There are two methods of accumulating wealth in America.
- Qualified Plans
- Non-qualified Plans
Most of you are either participating in, or contributing to some type of Qualified Plan. Qualified means it’s “tax-qualified” in the eyes of the Internal Revenue Service. IRAs, Self Employed Pension Plans (a.k.a. SEP), 401(k) plans, 403(b) plans, profit sharing, & pension plans are the most common. All of these plans are governed by ERISA (Employee Retirement Income Security Act)
Since they are qualified in the eyes of the IRS and the US Government, guess who makes up the rules? Exactly…they do. I’ve talked about some of the pitfalls of mismanaging $$$ in these accounts in earlier chapters.
So, what is a non-qualified plan? Exactly that. It’s not qualified in the eyes of the IRS and the Government, and they fall outside ERISA guidelines, so they don’t get to make the rules on when you put $$$ in, and more importantly, how you take $$$ out.
Granted, non-qualified doesn’t mean tax-free. But it does imply that maybe you & I get to make the rules on some of these types of plans. I see these most prevalent in companies where they are designed to meet specialized retirement needs for key executives and other select employees.
When people come into our office for conversations, we generally find that the ones with real wealth came to it via business ownership or real estate. We see nice account balances in most people’s retirement accounts (Qualified), but the real wealth is their “non-qualified” assets.
One of the biggest dilemmas in retirement planning today is the focus on WEALTH ACCUMULATION. Dr. Robert Merton wrote an article in the Harvard Business Review in July 2014 entitled “THE CRISIS IN RETIREMENT PLANNING”. The subtitle is even more telling. He says:
“Our approach to saving is all wrong: We need to think about monthly income, not net worth.”
The premise is simple. The old “defined benefit pension plan” that gave our parents and grandparents the promise of a monthly check that neither spouse could outlive is gone! Today, the onus is on us to fund our own retirements…and as a society we are failing badly.
Remember I’m about as comprehensive in my practice as anyone you will ever meet. Many of my clients own rental real estate in lieu of funding retirement accounts. Here’s why.
If you think of all the different investments available to you, they have three distinct characteristics:
- Tax Advantages
A stock, individually owned, will give you growth via share price increase, and income via dividends…but no tax advantages.
A bond, individually owned, will give you income via interest payments, and depending on the type of bond, say “Tax-free Municipal” bonds, they will pay interest that is tax-free…but little to no growth.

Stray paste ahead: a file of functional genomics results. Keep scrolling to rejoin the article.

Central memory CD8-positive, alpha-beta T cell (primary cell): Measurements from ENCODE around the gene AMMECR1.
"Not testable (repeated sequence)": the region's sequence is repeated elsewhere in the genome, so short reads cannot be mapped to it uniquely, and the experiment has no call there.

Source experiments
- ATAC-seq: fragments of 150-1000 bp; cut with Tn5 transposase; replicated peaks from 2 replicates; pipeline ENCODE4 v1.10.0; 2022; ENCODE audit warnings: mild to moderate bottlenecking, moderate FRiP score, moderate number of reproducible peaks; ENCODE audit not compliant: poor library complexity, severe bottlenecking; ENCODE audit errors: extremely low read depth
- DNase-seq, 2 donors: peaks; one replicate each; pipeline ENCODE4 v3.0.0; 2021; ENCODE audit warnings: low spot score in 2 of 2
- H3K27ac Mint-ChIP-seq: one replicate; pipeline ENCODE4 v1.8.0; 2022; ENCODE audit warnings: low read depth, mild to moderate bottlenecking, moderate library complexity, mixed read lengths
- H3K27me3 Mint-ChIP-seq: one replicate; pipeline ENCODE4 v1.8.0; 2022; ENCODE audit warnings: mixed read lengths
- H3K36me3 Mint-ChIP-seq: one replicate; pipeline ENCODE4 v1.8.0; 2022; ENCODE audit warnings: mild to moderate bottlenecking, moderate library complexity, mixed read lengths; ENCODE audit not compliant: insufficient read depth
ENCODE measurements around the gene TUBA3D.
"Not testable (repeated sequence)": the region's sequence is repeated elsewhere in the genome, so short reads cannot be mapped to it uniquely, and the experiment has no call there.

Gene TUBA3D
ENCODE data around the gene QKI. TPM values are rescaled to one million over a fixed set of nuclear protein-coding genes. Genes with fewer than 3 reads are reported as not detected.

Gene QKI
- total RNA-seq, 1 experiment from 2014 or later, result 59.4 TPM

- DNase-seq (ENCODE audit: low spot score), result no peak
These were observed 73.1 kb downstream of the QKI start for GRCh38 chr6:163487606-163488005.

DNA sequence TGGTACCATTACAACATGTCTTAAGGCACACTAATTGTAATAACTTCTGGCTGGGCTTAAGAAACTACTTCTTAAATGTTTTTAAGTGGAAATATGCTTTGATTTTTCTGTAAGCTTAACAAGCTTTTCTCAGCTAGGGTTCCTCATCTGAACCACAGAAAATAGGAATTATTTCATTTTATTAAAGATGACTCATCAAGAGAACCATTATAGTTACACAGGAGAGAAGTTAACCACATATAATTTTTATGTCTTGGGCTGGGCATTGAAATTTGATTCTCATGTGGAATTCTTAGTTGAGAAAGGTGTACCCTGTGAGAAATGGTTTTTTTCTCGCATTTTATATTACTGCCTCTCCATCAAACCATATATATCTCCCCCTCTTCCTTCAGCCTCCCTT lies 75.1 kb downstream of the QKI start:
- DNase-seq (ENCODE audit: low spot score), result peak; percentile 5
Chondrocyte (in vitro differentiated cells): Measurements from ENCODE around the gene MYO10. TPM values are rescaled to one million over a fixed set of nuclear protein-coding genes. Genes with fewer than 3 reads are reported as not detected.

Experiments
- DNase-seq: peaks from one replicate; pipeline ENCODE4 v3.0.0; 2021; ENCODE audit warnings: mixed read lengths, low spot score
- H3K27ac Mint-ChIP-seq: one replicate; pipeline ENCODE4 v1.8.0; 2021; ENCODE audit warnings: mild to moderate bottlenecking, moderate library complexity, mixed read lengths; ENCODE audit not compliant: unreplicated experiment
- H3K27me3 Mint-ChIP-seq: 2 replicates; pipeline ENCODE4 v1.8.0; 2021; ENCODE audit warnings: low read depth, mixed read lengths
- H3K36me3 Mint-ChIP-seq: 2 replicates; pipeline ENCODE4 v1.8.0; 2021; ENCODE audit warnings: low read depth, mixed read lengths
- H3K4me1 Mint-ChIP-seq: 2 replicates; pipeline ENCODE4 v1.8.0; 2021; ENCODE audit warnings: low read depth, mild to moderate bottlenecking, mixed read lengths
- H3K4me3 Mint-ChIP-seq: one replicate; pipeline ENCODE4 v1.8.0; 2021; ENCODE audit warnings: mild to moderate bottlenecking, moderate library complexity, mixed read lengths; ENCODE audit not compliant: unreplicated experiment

If I take that same “stress test” to investment real estate, let’s see how it works.
- I buy a duplex as an investment property in 1995.
- Will it grow with appreciation? Yes, it will.
- Will it pay income via rents? If properly managed, yes it will.
- Does it offer tax advantages? Yes, it does through depreciation, deductible expenses such as mortgage interest, property insurance, maintenance, and property taxes.
I’ve never seen another investment that gives me all three characteristics. I’ve had this conversation with dozens if not hundreds of realtors.
Disclosure here: I am not a licensed realtor, nor will I ever be. However, I do understand the strategies they offer as investment vehicles.
The primary reason I bring this up is that if you think about that duplex I purchased, and let’s say my goal was an “income later” strategy. My focus was taking all the rental income and reducing the mortgage balance as quickly as I possibly could.
Today, in 2017, I have a debt free duplex and I’m getting $2000/month on each side. What have I created for myself? Go back and reread the quote from Dr. Merton! I have created monthly income for myself, that if managed properly, will last me my lifetime, and can be inherited by my family after I’m gone.
Is the income taxable? Of course, it is! But it’s hitting my mailbox monthly regardless of market conditions, political changes, and all the other stresses that will affect my retirement income strategies, such as my 401(k) and IRA distributions.
If this appeals to you, there are two key people you need to have at your conference table: your realtor and your mortgage lender. They are the ones that will create the “entrance strategies” and find the appropriate property for you. I can crunch numbers with the best of them, but it’s these two professionals that you need to engage.